I have for years been breakfasting with oatmeal to lower my LDL cholesterol and to lower my risk of colon cancer by increasing my fiber intake. According to my doctor’s office, one needs 5 to 10 grams of soluble fiber a day to lower cholesterol 5%, and I pretty much get that most days. I like oatmeal and, of course, have tried it in my beer. In fact I use a lot of it — close to three-fifths of the grist in my oatmeal pale and brown ales is Avena sativa (oats). I have been able to avoid stuck mashes by using 6-row pale malt for the base. Also, and more importantly, on the advice of Stephan Galente in his BYO article “Oatmeal Stout” from October 1997, I employ a 110–120 ˚F (43–49 °C) beta-glucanase rest before converting starch at 150–160 °F (66–71 °C).
Since lowering my cholesterol is a good thing to do, can I do it with oat beer? With the mash schedule I described, am I brewing beer that has soluble fiber surviving to the bottle? Is the silky texture of my beer due to soluble fiber? Would I even like a beer that has a maximized amount of soluble fiber in it?
I’ve been writing this column for 12 years now and am always surprised by the creativity of homebrewers, especially when it comes to redefining the daily role of beer in one’s life.
Topics of beer and health are unfortunately avoided in the United States and many other countries because of labeling laws and discussions of the beneficial effects of beer consumption are left to medical and health journals that most people do not read.
The wine industry was fortunate when the TV program 60 Minutes aired a segment in 1991 on “The French Paradox.” In Wizard words, this episode addressed the apparent contradiction between a diet high in saturated fat and cholesterol and the relatively low incidence of coronary heart disease in the population eating this diet. The obvious equalizer in this equation was red wine. Ever since, the wine industry has been able to benefit from a topic totally off limits to beer because the French do not drink much beer. Many beers, especially dark and hoppy beers, contain more antioxidants than red wine but brewers have avoided really pursuing this information because of the potential backlash from powerful social groups with strong neo-prohibitionist tendencies. As it turns out, however, the data that was used to point out this paradox apparently underestimated the incidence of coronary heart disease in France and, well, that glass of Cabernet Sauvignon may not really negate the fat in your foie gras after all.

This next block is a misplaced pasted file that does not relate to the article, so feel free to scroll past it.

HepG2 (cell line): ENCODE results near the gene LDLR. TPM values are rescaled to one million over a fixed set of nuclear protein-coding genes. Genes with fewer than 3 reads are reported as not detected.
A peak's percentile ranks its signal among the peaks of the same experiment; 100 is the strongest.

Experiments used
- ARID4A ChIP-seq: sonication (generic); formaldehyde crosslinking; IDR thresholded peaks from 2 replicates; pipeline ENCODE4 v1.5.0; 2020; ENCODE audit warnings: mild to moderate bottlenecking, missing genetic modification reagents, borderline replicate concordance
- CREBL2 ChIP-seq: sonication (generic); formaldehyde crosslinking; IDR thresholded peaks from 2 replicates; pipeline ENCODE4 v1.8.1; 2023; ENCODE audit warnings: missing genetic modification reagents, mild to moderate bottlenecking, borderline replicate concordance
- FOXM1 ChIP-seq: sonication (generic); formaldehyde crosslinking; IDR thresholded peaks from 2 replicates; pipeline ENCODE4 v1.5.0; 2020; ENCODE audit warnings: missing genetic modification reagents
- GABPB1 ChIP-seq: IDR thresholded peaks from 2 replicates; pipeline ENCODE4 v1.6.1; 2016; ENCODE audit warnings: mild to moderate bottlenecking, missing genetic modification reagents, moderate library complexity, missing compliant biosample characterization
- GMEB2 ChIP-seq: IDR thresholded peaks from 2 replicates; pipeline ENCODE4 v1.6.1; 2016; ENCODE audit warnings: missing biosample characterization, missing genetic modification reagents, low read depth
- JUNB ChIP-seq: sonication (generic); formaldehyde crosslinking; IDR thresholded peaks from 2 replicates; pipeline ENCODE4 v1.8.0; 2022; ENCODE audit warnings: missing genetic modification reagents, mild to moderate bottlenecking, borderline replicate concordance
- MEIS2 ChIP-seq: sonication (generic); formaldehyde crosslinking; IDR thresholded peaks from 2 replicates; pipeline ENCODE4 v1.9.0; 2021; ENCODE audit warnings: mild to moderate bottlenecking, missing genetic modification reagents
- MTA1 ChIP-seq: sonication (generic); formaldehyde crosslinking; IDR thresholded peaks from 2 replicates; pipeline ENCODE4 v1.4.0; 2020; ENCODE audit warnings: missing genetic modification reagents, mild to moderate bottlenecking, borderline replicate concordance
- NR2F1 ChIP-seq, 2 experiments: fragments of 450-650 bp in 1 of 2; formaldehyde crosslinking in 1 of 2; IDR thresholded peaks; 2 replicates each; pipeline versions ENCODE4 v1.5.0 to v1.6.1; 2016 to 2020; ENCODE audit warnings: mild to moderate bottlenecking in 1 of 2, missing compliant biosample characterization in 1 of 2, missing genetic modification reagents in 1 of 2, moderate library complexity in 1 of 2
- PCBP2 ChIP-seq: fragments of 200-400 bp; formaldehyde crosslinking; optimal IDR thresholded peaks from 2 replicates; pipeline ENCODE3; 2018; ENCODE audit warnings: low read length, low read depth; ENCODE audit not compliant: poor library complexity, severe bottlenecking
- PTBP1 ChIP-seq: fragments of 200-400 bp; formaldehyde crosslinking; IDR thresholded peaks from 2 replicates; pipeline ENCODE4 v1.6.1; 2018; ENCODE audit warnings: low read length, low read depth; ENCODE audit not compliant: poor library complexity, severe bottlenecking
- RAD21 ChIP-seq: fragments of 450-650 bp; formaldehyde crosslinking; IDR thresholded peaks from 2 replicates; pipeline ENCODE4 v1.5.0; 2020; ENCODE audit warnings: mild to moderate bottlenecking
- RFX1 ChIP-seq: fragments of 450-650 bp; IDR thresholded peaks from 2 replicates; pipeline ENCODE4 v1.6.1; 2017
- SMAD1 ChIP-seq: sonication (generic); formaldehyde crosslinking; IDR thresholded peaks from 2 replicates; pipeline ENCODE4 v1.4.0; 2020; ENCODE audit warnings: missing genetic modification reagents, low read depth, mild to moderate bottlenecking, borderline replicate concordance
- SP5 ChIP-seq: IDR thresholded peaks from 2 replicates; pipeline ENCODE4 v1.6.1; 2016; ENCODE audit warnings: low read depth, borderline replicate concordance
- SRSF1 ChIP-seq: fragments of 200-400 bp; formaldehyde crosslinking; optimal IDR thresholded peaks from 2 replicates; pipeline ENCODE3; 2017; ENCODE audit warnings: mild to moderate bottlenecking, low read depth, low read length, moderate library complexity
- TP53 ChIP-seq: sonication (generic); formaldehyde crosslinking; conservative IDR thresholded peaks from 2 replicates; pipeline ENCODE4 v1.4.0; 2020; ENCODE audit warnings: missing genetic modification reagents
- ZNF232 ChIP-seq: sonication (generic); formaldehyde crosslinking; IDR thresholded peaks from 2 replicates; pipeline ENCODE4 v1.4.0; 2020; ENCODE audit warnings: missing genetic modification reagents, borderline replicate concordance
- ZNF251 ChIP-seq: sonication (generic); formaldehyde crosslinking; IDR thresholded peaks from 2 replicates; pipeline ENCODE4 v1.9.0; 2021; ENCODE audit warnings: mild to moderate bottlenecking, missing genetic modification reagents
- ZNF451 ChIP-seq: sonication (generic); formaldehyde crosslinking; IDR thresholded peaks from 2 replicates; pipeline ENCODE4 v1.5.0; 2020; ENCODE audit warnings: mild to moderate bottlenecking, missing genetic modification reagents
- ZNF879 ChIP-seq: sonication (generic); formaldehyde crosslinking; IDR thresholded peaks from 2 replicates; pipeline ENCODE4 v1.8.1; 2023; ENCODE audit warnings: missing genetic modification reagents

There is a huge body of data supporting the positive affects of foods rich in antioxidants, antioxidant dietary supplements and the consumption of dietary fiber on cardiovascular and GI tract health. So you want to add dietary fiber to your beer and do a little double duty with your double oatmeal stout? Before attempting to answer your question I feel it is important to define dietary fiber and also review the current recommendations on how much fiber you should consume. The American Association of Cereal Chemists (AACC) submitted a report in 2001 that had the following definition for dietary fiber: “Dietary fiber is the edible parts of plants or analogous carbohydrates that are resistant to digestion and absorption in the human small intestine with complete or partial fermentation in the large intestine. Dietary fiber includes polysaccharides, oligosaccharides, lignin and associated plant substances. Dietary fibers promote beneficial physiological effects, including laxation and/or blood cholesterol attenuation and/or blood glucose attenuation.” The recommended daily allowance (RDA) of dietary fiber is 38 grams/day for men age 31–50 and 25 grams/day for women age 31–50.
It is clear from the definition of dietary fiber that you can actually brew a beer that is “fortified” with dietary fiber. Prior to the definition published by the AACC in 2001 this would not be so easy because the definition originally excluded many low and medium molecular weight gums that are soluble in an 80% solution (vol/vol) of ethanol (a test that was part of an older definition). A version of this test using 50% ethanol is useful for determining if there are large molecular weight pectins in wine, cider and fruit beers that may cause filtration problems.